About Finest Tattoo Artists
“Finest Tattoo features some of San Diego’s most creative, charismatic and professional artists it has to offer. Their creativity allows your ideas concepts and suggestions to make your dreams come true. When it comes to Finest Tattoo artists there are no limits to their imagination, creativity and have every genre covered. Colored, or black and gray, new school, old school, traditional, fantasy, realism, tribal. Artists have an amazing customer service track record. No just by answering all your questions, and investing time into your design and concept, help create more than just an amazing tattoo, but also great memories. We’re open every day, and have plenty of artists to accommodate your needs, walk-ins welcome, but appointments are highly encouraged.
For any questions you have or to schedule a consultation contact Finest Tattoo Shop at (619) 269-0068 or reach us through social media at @FinestTattoo619.“
About Finest Tattoo
“University San Diego in 2004-05 circa. It was moo tattoo/ barber shop. After several months of below standard conditions of management of the two different businesses someone needed to be accountable for the integrity of a quality business. So the businesses split apart. The day never came for the North Park location, the space leased to the highest bidder. It was Then Mr Skull n Tophat took his place over the front of our shop and the original painting inside our house. It hangs forever watching over our main floor tattoo stations. It has seen more the 15 years of tattooing. Clients and artist creating history in our community. Dont trust anyone with out history. Fancy or plain we all end up the same skull and top hats momeries in vain. Thank you for all your support of our Artists Reaching their dreams “
“CULTURE & ARTS The Prickly History Of Tattooing In America By Maddie Crum 06/30/2015 09:30 AM ET | Updated Dec 06, 2017 tattoo 1 According to a Nielsen poll, one in five Americans has a tattoo, and nearly 90 percent of those who do never regret getting inked up. Of course, it hasn’t always been this way. Tattoos were once taboo in the West, even though body art is an ancient practice elsewhere. A new book, 100 Years of Tattoos, explores this decorous transformation, following tattoo art as it turned from an act of rebellion to a widely practiced personal statement. History tells us that the concept of self-branding was embraced fully in England in the 1860s after the Prince of Wales marked himself with a cross, partaking in a Medieval ritual. Meanwhile, the art of ink was in its fledging stages in America. Martin Hildebrandt, considered one of the country’s first tattoo artists, opened a shop in New York City in 1870, making tattoos accessible for citizens who weren’t able to travel overseas. But before Hildebrandt’s business — which involved training apprentices — fully took off, most tattooed Americans were soldiers inking up for good luck, emblazoning themselves with reminders of their lives back home.”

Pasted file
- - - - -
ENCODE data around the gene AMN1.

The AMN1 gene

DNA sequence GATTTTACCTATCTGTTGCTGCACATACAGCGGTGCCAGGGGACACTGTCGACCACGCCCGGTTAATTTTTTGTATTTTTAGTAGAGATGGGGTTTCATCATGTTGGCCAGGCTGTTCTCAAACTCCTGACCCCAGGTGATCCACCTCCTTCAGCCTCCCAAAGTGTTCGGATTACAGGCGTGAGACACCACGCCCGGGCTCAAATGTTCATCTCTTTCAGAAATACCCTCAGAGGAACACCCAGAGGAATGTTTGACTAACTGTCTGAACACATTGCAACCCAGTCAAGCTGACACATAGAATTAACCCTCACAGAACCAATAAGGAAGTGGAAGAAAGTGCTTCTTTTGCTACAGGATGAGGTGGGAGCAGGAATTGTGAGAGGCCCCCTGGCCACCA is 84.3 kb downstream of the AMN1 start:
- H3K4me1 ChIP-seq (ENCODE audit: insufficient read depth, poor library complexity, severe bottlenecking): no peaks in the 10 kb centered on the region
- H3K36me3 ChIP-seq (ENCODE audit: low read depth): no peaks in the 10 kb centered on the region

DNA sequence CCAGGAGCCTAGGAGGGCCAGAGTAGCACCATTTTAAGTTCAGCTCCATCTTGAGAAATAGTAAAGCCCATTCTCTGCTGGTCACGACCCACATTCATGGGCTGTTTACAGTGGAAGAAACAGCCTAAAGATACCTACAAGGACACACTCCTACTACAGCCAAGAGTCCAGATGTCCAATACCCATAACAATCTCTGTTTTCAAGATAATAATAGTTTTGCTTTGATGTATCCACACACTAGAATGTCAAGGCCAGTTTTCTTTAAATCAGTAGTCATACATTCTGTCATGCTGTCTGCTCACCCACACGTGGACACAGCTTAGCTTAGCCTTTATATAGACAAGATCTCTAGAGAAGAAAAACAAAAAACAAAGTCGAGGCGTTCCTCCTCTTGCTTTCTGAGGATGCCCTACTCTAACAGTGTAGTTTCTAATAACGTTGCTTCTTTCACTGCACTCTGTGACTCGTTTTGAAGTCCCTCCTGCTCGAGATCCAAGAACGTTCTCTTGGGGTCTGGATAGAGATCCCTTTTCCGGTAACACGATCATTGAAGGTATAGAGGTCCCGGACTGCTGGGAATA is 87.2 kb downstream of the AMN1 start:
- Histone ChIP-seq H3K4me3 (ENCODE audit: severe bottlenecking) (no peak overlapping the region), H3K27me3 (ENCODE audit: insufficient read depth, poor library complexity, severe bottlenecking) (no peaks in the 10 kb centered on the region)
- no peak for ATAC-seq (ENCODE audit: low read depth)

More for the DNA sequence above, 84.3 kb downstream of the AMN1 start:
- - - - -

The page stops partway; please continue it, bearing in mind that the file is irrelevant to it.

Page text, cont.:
“American tattoo art’s initial function as a sort of patriotic act inspired many styles that would come to define it. Artist Paul Rogers, owner of a trailer that came to be known as the Iron Factory, got his start tattooing soldiers with eagles and other winged creatures. He’d go on to influence Ed Hardy and others, both with his technology and his aesthetic, which included American flags, plump hearts and buxom women. And, although the U.S. Navy disapproved of pinup tattoos for a period, they were still popular among its members. Those would-be soldiers with tattoos that were deemed inappropriate due to nudity would go so far as to add clothes to their preexisting inked ladies.”
“While wartime America was keen on tattoos, in less-wealthy urban districts and overseas the art was mostly confined to a small clientele. Like most aesthetic trends, tattooing didn’t make its way to rural America quickly. Small-town introductions to body ink came via the circus, where those with body art were billed as bizarre attractions. In 100 Years of Tattoos, author David McComb digs into the fascinating underbelly of the industry. He discusses the gender divide among tattooed circus performers, and provides elucidating captions for images of women covered head-to-toe in body art. A picture of a totally inked woman, then employed as a sideshow act, depicts her posing proudly, covered in religious iconography and regal, historical portraits. Women participated in the bubbling tattoo industry, which still remained beneath the surface of popular culture through the buttoned-up 1950s and early 60s. Notably, their inked art was at times an act of submission, especially among biker gangs. One spread in McComb’s book pictures a girl showing off a growing sleeve of hearts, with “Property of Alan” scrawled above it. It wasn’t until the 1970s, when what the author calls “the macho world of ink” was opened to women in new and empowering ways, that more feminine designs such as subtle shading and floral imagery became popular. Still, by 1979, female tattoo artists such as SuzAnne Fauser, whose depiction of a powerful pirate donning a stern expression and thick tresses can be seen below, struggled to make their mark in the industry.”
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